In this blog, we look at the economic implications of immigration in general as well as the impact employment has on immigration and that immigration has on employment.

Special attribution for figures identified below with an * is given to the YouTube podcast video titled “What Would Happen if All Immigration to the US Stopped?”. This podcast was moderated by Rodolfo (Rudy) Rivera, Chief International Counsel for Fidelity National Financial and Adjunct Professor at Washington University, School of Law. Participating in the panel were Melissa Dearing and Chris Schulte, both immigration attorneys with Smith Gambrelle & Russell.

To understand the issue of immigration in general, it is important that all aspects are considered from the human impact to the economic impact. This blog includes selected information in addition to that from the podcast from the Center for Immigration Studies at (CIS). Below is a small sampling of the various statistics available.

As of November 25, 2022, the United States resident population was 333.314,658 with one “international migrant (net) every 126 seconds” and a net gain of one person every 41 seconds. At the end of the third quarter there were 1,699,636 pending immigration court cases with 504.026 initial receipts and 205.164 completions which represents an ongoing backlog growth.

The most recent available statistics yearbook from EOIR (U.S. Department of Justice) which is responsible for adjudicating immigration cases is 2018. In 2018, there were over 52,000 Freedom of Information (FOI) Requests regarding immigration made of the U.S. Department of Justice. The pending caseload at that time was 789,258 representing a substantial interest in the topic of immigration.

The most recent foreign labor certification annual report is dated 2016 though statistics in different forms are available for periods after that date. The Office of Foreign Labor Certification (OFLC) provides information about employment-based immigration programs administered by the U.S. Department of Labor. Its mission is to help U.S. employers fill jobs while protecting U.S. and foreign workers.  In FY 2016, OFLC processed 775.979 applications for 1.699.957 positions for temporary and permanent labor certification, the top states filing being California, Texas, and New York and PERM being the predominate employer need expressed through these applications.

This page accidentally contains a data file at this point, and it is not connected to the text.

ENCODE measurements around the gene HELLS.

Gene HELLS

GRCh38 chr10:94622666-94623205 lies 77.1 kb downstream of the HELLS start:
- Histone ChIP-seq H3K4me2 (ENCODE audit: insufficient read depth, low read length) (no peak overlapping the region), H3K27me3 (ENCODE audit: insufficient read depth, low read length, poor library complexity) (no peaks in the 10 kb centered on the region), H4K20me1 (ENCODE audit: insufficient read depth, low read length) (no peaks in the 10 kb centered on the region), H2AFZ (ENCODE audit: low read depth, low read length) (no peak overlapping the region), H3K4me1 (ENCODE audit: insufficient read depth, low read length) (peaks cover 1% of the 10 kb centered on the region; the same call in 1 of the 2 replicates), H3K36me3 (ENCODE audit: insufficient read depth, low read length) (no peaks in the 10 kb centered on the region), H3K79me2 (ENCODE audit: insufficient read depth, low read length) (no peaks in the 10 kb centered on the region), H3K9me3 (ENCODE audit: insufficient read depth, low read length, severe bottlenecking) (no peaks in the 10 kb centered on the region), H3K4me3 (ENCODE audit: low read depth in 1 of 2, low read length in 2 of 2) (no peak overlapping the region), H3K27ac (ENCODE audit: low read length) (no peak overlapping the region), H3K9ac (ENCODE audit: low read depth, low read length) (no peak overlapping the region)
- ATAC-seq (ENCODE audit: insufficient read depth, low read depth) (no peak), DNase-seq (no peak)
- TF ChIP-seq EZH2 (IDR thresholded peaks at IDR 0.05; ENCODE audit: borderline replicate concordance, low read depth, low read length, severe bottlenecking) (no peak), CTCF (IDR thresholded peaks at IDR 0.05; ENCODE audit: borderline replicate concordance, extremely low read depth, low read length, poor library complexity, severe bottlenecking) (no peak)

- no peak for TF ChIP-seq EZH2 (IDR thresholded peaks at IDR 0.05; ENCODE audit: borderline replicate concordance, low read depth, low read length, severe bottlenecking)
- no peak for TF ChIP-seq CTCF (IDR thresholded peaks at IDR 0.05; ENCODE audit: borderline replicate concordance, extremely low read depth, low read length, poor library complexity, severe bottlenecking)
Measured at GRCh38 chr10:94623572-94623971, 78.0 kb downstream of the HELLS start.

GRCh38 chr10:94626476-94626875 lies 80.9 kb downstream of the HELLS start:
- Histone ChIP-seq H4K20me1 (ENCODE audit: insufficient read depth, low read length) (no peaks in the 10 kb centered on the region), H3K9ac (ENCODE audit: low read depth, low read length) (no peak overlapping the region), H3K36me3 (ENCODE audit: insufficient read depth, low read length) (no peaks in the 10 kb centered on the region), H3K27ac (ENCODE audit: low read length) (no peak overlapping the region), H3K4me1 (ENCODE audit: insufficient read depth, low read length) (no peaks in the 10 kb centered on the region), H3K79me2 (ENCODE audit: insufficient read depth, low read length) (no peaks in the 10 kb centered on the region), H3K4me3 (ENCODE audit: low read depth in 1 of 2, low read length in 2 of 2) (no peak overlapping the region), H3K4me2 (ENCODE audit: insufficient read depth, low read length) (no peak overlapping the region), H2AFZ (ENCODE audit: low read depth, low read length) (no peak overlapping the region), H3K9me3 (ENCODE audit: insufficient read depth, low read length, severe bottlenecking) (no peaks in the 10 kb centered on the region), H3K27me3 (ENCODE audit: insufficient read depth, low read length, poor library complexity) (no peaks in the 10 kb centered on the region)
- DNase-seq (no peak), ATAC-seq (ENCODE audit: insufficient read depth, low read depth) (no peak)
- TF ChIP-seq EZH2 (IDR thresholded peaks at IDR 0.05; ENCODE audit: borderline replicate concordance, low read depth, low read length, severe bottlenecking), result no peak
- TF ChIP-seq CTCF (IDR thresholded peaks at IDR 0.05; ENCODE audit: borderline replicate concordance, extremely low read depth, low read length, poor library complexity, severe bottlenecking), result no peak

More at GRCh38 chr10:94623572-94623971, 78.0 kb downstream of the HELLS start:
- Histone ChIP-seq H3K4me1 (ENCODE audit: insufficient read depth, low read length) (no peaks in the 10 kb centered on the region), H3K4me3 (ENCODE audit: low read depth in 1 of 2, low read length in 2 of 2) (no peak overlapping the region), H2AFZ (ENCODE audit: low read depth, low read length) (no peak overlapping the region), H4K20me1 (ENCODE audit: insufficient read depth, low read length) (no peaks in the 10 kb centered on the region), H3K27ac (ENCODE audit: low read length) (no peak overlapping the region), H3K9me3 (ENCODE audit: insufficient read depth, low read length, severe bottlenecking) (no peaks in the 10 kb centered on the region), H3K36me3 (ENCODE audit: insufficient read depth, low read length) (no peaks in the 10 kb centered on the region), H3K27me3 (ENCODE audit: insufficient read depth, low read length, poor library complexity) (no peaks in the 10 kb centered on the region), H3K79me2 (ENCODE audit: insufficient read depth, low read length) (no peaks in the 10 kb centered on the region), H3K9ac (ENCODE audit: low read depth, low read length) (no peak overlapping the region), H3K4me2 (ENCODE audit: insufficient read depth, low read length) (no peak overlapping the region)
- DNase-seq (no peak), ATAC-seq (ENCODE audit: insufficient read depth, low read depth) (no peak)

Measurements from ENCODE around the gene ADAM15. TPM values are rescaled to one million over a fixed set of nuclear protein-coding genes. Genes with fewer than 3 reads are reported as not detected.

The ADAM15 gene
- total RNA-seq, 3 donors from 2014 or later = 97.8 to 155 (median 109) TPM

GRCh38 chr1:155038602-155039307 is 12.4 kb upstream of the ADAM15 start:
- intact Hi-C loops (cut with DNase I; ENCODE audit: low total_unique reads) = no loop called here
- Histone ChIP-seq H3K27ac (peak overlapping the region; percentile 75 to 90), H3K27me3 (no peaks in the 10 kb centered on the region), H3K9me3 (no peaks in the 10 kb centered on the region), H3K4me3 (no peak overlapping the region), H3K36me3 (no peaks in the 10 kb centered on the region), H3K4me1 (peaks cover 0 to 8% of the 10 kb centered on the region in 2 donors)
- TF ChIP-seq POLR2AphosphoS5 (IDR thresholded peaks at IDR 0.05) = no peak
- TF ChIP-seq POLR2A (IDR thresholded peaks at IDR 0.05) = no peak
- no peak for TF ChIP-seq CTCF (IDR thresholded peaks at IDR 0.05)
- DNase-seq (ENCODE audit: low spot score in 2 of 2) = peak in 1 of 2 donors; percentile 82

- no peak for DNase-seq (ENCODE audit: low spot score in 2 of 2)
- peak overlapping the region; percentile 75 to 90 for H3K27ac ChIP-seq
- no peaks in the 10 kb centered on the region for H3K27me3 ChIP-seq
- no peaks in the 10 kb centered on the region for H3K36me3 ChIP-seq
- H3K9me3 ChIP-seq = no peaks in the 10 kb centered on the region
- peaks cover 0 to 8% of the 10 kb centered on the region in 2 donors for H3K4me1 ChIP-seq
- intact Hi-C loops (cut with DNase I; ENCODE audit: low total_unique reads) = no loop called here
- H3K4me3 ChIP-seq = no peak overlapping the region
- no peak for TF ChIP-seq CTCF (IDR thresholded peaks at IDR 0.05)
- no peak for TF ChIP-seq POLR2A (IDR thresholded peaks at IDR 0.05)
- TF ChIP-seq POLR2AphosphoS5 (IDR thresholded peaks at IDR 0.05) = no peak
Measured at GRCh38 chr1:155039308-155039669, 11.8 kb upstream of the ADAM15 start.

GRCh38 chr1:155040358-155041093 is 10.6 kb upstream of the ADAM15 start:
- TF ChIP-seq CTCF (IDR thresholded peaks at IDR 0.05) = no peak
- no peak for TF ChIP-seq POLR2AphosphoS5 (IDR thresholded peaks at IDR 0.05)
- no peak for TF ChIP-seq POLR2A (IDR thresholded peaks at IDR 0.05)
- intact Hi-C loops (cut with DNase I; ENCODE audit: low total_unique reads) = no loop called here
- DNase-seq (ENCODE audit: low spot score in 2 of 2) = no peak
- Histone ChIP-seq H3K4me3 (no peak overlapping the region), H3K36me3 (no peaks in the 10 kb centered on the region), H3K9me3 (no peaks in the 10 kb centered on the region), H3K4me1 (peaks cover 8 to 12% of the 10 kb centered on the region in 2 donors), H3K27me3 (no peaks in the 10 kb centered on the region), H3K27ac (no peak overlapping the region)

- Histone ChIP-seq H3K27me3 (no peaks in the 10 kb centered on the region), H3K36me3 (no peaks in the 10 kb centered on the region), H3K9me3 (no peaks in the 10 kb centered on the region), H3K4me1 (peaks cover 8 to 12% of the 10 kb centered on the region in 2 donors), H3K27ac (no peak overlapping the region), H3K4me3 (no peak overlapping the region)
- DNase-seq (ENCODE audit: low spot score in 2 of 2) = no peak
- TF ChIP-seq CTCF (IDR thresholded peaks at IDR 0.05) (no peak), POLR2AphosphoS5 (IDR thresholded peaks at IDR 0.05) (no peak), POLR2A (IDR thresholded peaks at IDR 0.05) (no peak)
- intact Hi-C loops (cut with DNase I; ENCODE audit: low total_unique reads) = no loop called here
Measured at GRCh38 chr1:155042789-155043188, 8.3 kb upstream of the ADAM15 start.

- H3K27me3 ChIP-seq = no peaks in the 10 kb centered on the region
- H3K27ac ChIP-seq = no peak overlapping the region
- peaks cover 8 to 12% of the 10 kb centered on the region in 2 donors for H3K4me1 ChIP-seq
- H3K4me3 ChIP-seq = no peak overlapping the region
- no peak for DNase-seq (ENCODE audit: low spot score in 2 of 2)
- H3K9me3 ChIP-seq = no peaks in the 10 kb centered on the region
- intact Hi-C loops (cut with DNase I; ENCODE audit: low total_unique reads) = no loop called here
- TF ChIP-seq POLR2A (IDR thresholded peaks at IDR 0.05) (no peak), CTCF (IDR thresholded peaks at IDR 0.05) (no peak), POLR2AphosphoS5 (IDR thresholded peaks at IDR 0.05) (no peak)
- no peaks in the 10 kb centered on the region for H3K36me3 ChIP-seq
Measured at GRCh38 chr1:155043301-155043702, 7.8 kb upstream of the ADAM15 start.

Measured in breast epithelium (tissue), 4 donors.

According to the Migration Data Portal the total number of international migrants at mid-year 2020 was 50.6 million which equated to 15.3% of the population. The total number of emigrants was 3 million and the estimated net migration in 2022 was 561.600.

*Turning to the podcast we learn that while this is no cap on the H-2A agricultural program which has grown as people crossing illegally into the United States has decreased. However, the H-2B program which is capped was unable to admit those qualified and needed by employees in the United States because of quotas. The cap is about 85.000 and the USCIS received over 300,000 registrations. In March and September of 2021 over 1.2 million IT sector positions were unfilled, and the U.S. needs H-1B workers to fill those positions while quotas do not permit additional admissions.